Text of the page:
Dear Norm,

Our telecom company started out in 1994 as a dial-up Internet service provider, but we've evolved into a wholesale supplier of broadband services to other ISPs. It's a low-margin business. Although we compete with a number of larger companies, we've been growing at a rate of 30 percent to 40 percent a year, financing our growth out of cash flow. We don't have many assets we can borrow against, and we don't want to use other people's money. I am concerned about growing beyond our available cash and am thinking of raising prices as a way to slow down our growth. My question is, How do you determine a healthy growth rate for a company like ours?

--Brian Worthen
President, Visionary Communications
Gillette, Wyoming

If you're selling a commoditized product in an ultracompetitive market, raising prices will no doubt slow your growth rate. It could also cripple your business. It's smart to be a premium provider and charge more for great service. But I told Brian Worthen he would probably undermine his company if he set prices more than 5 percent to 10 percent above the going rate.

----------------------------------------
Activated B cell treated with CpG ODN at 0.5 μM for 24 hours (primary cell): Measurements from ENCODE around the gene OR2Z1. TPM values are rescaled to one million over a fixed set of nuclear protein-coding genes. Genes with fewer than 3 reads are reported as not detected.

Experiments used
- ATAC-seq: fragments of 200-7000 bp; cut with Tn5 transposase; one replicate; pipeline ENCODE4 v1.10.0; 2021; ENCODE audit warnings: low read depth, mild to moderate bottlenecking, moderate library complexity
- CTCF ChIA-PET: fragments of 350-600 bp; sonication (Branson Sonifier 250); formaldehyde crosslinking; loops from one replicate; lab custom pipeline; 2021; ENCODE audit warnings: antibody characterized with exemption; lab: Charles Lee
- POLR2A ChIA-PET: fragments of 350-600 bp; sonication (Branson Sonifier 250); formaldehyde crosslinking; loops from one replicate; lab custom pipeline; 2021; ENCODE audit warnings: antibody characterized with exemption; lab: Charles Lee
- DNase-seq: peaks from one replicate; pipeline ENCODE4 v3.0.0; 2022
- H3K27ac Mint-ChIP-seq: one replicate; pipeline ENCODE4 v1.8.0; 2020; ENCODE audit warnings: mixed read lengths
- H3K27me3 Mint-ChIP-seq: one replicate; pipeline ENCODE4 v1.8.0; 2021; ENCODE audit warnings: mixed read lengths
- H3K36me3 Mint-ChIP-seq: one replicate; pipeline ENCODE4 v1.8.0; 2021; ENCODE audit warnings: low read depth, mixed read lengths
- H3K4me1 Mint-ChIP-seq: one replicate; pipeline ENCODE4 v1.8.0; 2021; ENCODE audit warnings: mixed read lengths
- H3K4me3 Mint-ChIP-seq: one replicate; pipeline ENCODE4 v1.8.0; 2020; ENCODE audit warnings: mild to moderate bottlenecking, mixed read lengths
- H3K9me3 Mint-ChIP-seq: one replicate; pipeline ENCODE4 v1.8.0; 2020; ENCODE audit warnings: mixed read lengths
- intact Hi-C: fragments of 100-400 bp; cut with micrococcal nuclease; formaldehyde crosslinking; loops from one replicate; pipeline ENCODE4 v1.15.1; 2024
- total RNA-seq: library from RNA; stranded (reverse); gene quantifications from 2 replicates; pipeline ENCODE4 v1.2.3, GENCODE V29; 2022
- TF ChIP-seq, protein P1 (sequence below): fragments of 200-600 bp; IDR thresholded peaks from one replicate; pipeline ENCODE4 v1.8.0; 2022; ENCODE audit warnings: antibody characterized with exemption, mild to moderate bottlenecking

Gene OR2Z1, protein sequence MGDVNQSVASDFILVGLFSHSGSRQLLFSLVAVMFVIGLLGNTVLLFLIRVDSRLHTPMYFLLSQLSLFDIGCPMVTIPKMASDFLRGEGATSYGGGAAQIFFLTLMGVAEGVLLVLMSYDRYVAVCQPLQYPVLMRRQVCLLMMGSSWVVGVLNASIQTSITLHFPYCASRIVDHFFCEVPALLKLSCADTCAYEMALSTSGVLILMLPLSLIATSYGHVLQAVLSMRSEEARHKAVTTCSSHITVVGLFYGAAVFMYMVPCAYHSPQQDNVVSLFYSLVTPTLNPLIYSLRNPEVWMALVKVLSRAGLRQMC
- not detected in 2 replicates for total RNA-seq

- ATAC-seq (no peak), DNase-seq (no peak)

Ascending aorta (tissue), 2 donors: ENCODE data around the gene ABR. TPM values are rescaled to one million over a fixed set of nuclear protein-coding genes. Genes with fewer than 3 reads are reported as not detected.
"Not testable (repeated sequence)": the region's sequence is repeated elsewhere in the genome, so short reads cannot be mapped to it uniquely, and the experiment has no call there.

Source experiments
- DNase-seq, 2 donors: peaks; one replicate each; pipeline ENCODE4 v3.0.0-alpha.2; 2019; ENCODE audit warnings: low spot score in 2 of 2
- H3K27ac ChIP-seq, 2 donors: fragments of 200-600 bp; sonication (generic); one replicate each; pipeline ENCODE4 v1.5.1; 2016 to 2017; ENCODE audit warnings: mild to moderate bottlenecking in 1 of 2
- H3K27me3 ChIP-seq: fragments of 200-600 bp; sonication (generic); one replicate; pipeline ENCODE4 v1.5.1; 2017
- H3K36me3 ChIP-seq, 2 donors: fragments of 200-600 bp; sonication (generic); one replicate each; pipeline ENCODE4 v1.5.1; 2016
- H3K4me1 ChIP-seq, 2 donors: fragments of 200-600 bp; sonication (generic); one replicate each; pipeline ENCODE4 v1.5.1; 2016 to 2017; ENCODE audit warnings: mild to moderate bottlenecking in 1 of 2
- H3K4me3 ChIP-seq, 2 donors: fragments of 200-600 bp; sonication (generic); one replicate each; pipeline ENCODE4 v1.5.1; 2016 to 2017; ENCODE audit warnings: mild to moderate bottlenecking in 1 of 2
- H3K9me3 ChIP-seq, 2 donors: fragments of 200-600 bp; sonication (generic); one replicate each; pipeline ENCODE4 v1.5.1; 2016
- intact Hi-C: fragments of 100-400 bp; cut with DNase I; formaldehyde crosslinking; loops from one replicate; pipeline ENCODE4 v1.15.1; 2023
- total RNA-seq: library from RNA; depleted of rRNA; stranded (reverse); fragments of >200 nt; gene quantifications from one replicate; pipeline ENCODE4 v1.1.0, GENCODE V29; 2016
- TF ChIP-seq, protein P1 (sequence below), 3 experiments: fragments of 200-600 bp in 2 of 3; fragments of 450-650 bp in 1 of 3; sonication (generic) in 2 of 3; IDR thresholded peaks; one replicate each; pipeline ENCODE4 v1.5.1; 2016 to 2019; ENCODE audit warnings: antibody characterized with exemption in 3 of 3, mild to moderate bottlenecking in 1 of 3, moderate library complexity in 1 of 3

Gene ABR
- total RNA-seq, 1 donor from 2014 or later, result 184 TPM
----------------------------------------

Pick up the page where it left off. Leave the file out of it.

Instead, I suggested he change the way he views his problem, which is the result of the company's slim gross margins. Accordingly, he might consider trying to boost margins by coming up with new products or services. Beyond that, he needs to ask himself some important questions: "What do I want out of this business? Do I intend to sell it? Do I want faster growth? More income? Do I want a lifestyle business?" Because Brian may not be able to achieve his goals with the company he has. There are limits to what you can do in a business with thin gross margins. I discovered that when I had my delivery business. But then I started an adjunct business in document storage, which had very high margins. That became my main business, and I sold it for more than $100 million. Brian may want to try doing something similar.

As for the question Brian asked at the end of his email, there is a simple answer: You can grow only as fast as your resources allow. If you don't want to raise capital from outside sources, your growth rate will depend on the amount of cash you generate internally. In deciding whether to take on new business, you have to be certain that you will still be able to pay your bills even if everything goes wrong. I know of plenty of profitable companies that went belly up because they didn't have enough cash flow to sustain themselves.